My Quest to Tame the Monkey Mind and Find Focus

Last week our resident authors and guests shared stories of inspiration. We talked about what inspires us to write; how we find inspiration for stories in general and what prompted us to write specific stories.

Bunny courtesy of Moyan Brenn. Some rights reserved.Many of us confessed in our posts that we tend to have a myriad of ideas floating around at any given time. More than one CRC author admitted to being given to chasing plot bunnies. I didn’t discuss this in my post, but I am especially guilty of it. Need evidence? Just search the Novels folder on my computer and you’ll find several dusty, half-finished manuscripts waiting to be completed.

It’s not that I don’t love each one of my poor, neglected works in progress. Nor have I lost interest in telling each story. Rather, a few things are at work:

  • A serious case of monkey mind. Buddha described the myriad of thoughts running through the human mind as drunken monkeys, all clamoring for attention. I’m pretty sure mine are on speed.Monkey Swinging courtesy of Jonathan Khoo. Some rights reserved.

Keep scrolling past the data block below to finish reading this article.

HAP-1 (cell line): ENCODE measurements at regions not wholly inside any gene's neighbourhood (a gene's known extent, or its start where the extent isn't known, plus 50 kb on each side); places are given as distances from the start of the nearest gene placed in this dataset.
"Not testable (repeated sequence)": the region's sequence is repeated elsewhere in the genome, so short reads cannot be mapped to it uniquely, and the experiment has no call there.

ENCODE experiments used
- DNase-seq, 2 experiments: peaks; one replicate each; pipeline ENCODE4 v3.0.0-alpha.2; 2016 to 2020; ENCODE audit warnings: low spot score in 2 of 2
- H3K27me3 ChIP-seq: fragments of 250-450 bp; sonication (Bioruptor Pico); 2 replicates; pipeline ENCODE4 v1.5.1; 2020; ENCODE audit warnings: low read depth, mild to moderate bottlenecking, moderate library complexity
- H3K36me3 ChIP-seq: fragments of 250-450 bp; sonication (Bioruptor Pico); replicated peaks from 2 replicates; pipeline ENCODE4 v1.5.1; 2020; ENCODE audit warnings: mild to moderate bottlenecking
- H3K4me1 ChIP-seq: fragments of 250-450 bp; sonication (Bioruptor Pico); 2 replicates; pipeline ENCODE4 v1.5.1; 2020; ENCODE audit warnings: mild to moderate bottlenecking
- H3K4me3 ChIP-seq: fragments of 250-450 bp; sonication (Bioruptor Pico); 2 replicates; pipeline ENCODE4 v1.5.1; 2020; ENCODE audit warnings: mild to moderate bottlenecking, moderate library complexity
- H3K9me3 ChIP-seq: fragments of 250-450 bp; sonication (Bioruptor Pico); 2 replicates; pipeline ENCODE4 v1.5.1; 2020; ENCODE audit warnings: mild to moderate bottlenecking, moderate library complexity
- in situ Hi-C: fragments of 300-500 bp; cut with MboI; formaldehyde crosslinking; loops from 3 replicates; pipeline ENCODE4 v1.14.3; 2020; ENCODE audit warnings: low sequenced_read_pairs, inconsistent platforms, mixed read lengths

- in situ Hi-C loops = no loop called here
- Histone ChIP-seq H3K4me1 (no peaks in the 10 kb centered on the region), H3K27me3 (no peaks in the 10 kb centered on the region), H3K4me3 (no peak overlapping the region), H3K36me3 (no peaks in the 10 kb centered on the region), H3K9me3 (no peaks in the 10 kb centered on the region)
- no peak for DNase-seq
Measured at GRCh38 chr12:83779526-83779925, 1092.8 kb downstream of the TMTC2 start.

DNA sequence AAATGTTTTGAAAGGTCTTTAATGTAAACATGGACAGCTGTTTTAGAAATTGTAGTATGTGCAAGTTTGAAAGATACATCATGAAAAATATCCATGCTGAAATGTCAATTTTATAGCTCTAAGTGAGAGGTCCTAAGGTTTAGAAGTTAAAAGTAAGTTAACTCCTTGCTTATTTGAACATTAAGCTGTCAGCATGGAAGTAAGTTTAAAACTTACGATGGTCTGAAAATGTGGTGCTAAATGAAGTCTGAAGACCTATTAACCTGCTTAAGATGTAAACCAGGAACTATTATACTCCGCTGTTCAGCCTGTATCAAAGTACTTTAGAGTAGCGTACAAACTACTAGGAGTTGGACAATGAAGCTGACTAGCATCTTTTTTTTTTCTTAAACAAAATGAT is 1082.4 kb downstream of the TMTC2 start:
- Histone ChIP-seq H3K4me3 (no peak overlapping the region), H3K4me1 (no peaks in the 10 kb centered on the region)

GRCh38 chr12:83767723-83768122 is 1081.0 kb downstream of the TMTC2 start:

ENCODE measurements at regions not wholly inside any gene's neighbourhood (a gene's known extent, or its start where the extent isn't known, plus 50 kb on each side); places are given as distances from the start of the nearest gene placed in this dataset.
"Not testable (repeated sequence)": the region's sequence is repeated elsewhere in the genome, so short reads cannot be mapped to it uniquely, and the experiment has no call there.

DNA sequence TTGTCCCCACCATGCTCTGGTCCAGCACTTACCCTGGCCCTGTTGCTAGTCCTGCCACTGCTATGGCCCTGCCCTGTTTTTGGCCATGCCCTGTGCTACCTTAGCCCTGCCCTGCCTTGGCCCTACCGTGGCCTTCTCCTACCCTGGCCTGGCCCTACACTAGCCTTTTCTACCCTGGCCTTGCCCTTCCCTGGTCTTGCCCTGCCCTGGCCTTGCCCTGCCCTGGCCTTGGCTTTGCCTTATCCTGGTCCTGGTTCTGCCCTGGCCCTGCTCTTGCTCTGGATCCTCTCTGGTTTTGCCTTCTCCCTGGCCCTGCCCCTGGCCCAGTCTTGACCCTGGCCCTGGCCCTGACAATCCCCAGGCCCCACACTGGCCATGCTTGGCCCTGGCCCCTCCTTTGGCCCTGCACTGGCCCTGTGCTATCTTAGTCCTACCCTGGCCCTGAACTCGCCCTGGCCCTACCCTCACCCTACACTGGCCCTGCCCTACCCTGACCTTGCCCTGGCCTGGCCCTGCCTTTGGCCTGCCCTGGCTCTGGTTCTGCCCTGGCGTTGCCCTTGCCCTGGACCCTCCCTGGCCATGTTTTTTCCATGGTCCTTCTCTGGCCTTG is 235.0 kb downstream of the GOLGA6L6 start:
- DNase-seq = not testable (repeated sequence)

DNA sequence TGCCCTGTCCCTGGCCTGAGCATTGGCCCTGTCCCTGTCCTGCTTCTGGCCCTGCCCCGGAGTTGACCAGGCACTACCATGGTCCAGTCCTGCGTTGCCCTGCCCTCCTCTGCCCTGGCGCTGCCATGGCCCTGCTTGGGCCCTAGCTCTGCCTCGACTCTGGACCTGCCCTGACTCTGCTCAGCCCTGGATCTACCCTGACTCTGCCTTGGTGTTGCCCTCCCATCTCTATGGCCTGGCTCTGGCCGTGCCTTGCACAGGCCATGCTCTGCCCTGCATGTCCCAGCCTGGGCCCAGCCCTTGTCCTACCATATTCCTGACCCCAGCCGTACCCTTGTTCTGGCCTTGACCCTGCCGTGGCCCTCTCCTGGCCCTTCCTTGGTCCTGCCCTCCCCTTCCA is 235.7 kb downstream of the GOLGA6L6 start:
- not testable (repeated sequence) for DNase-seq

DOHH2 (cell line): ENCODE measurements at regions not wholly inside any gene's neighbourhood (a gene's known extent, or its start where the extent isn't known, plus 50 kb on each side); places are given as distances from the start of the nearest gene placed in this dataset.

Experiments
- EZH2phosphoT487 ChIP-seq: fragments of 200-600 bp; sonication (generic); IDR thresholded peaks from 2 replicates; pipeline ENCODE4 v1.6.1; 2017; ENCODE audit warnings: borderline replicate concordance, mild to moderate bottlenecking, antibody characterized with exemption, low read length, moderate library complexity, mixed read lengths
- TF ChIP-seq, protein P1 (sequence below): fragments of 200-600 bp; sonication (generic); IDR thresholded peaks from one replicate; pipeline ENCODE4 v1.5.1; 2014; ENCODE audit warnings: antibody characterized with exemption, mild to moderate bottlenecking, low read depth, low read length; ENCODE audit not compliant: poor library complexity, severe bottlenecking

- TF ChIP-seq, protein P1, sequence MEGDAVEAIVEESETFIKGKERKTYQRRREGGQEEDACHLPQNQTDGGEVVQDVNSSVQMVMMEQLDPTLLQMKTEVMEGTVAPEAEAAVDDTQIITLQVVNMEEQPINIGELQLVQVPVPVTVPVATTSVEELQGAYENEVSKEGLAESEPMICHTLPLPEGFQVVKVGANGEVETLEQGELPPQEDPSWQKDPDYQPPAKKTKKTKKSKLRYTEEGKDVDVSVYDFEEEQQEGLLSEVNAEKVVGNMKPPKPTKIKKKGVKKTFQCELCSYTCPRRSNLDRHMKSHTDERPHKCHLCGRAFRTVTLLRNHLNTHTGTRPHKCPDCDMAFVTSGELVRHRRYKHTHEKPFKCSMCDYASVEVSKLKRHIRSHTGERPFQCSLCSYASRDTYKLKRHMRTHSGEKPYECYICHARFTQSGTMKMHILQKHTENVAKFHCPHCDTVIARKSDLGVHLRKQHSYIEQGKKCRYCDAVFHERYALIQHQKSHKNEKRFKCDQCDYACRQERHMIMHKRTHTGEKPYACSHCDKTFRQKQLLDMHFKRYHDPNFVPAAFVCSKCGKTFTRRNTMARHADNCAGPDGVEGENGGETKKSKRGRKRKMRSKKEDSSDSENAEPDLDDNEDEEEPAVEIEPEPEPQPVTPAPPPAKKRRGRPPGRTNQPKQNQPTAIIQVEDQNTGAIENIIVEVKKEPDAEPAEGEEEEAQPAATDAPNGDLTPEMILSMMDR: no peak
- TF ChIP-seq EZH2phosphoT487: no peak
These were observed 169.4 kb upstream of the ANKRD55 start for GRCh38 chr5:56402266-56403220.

• Pantsing without a plot. For many years I believed that I was a bonafide pantser. (I don’t need no stinkin’ outline!) Well, I was wrong. I need some structure and a sense of my characters before I write. After that, I let my characters take me wherever they’d like to go. When I jump in and just try to pants my way through the story, I inevitably hit a wall.
  • Acting as if there are 48 hours in my day. I have many interests (see monkey mind above). Most of which are quite time-consuming. Freelance writing, school, volunteering, a family business and…oh yeah…fiction writing. The ambitious me who believes she can do all of this has apparently never met the perfectionist me who won’t budge until I’m content or the procrastinator me who would rather do laundry and mop floors than figure out how to fix a broken plot line. All three of us consistently underestimate how long it will take to complete a project and therefore stuff far too many of them in a single day.
  • Fear. I know that the next step in my career is indie publishing. Yet, as much as the prospect excites me, it also scares me to death. Can you say self-sabotage?